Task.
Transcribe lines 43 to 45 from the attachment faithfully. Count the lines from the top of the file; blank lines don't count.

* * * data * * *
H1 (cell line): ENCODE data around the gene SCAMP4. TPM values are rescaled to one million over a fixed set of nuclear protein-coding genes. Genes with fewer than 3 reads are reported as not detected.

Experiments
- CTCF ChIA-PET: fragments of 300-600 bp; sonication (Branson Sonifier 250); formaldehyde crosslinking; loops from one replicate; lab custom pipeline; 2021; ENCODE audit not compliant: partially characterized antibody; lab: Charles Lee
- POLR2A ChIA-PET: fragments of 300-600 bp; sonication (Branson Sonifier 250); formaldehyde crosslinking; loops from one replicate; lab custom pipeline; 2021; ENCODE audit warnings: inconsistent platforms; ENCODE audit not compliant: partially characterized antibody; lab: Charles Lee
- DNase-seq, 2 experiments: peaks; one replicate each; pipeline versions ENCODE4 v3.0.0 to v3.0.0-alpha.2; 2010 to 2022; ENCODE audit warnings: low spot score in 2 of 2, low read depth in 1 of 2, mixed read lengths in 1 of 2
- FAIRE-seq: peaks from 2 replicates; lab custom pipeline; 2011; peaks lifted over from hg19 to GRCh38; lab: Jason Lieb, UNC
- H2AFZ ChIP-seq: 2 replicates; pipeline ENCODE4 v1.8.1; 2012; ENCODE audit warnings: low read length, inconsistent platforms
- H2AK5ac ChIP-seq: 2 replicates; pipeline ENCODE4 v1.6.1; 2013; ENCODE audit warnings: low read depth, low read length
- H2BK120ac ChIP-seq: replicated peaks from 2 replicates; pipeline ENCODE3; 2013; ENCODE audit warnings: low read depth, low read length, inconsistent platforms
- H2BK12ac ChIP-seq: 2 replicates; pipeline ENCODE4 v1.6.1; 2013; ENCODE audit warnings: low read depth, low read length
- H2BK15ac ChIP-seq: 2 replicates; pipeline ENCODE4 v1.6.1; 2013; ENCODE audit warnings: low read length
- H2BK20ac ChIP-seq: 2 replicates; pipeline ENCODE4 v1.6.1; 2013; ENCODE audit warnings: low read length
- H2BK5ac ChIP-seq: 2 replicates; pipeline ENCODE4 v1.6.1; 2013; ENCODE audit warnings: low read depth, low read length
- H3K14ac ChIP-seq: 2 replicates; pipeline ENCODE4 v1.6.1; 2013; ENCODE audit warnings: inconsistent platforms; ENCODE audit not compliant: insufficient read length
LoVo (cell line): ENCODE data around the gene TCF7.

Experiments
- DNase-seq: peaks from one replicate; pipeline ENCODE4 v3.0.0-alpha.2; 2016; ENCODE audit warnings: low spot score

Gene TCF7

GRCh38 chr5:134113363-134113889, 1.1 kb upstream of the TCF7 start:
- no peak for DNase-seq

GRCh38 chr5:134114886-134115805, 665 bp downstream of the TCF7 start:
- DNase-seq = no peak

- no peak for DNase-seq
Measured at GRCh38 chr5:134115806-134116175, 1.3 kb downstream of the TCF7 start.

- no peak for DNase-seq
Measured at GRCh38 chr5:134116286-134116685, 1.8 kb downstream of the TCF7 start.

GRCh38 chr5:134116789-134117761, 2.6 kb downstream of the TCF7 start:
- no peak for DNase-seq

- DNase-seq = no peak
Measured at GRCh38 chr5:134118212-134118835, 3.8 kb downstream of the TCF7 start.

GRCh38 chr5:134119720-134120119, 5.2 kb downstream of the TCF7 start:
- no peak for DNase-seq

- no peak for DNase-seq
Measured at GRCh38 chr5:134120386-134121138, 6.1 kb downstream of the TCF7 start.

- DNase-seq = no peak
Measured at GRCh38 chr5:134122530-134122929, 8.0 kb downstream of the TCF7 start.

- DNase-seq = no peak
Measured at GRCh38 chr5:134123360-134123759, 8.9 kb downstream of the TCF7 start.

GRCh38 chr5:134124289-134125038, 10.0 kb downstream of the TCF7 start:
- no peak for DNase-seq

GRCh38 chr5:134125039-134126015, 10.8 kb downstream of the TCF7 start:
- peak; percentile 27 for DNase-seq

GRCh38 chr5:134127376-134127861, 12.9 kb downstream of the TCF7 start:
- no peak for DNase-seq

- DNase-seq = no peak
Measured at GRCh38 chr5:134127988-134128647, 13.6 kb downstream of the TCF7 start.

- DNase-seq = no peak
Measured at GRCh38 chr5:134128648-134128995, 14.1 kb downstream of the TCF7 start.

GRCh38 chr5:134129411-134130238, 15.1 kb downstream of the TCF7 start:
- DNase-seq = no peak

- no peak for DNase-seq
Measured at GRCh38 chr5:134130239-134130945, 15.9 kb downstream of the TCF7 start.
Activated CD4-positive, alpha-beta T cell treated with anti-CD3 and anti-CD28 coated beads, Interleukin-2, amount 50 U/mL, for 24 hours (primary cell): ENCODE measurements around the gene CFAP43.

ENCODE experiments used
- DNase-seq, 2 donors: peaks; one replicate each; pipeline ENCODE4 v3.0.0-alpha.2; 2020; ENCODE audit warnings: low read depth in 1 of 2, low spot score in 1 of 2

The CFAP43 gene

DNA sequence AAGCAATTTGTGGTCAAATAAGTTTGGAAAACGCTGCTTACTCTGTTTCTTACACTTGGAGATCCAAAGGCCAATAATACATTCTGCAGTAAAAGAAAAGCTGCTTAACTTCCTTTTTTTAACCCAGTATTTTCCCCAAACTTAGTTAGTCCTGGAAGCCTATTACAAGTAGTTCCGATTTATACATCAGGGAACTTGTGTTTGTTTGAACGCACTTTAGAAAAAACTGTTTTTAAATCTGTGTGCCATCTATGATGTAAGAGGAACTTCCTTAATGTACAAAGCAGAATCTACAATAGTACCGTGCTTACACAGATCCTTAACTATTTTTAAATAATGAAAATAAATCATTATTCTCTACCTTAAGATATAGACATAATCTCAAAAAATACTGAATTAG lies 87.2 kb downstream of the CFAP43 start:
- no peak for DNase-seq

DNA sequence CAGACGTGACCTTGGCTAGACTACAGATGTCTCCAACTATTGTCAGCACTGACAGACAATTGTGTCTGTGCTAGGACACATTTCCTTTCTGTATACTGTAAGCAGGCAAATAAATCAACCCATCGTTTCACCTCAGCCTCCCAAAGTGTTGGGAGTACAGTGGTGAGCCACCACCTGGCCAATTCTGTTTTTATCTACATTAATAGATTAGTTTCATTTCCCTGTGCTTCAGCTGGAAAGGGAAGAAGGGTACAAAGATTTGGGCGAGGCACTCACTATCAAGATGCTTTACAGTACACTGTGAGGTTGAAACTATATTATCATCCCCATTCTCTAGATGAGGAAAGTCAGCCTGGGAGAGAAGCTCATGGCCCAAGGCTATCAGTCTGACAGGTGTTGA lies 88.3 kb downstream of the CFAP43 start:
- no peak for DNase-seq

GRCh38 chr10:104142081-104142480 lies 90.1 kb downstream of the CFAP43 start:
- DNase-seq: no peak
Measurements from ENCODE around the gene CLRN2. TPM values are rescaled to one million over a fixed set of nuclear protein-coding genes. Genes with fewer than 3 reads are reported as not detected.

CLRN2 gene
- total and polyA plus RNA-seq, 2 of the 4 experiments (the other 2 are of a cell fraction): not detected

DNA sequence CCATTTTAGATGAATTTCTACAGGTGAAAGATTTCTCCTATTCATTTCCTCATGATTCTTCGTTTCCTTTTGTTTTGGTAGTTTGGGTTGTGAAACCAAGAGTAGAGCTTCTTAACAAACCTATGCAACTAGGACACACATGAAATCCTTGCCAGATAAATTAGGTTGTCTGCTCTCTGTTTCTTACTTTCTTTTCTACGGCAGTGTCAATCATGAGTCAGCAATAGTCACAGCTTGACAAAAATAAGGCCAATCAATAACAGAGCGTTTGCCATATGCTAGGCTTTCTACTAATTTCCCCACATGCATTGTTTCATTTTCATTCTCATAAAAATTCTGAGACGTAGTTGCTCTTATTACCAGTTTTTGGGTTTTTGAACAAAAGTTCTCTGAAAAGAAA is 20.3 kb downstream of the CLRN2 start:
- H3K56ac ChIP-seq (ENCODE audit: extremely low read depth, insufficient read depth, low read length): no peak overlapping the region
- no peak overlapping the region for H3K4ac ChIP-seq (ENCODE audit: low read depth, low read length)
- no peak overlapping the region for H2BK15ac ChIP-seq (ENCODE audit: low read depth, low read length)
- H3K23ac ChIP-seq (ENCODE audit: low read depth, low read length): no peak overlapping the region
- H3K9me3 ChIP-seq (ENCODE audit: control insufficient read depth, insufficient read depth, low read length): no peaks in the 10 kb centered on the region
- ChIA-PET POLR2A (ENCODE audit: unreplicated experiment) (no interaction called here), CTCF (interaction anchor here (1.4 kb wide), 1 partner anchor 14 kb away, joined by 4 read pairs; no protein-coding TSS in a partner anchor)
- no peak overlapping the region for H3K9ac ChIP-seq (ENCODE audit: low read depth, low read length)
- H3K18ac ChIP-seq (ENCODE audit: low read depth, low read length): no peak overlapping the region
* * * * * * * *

GRCh38 chr5:134127376-134127861, 12.9 kb downstream of the TCF7 start:
- no peak for DNase-seq

- DNase-seq = no peak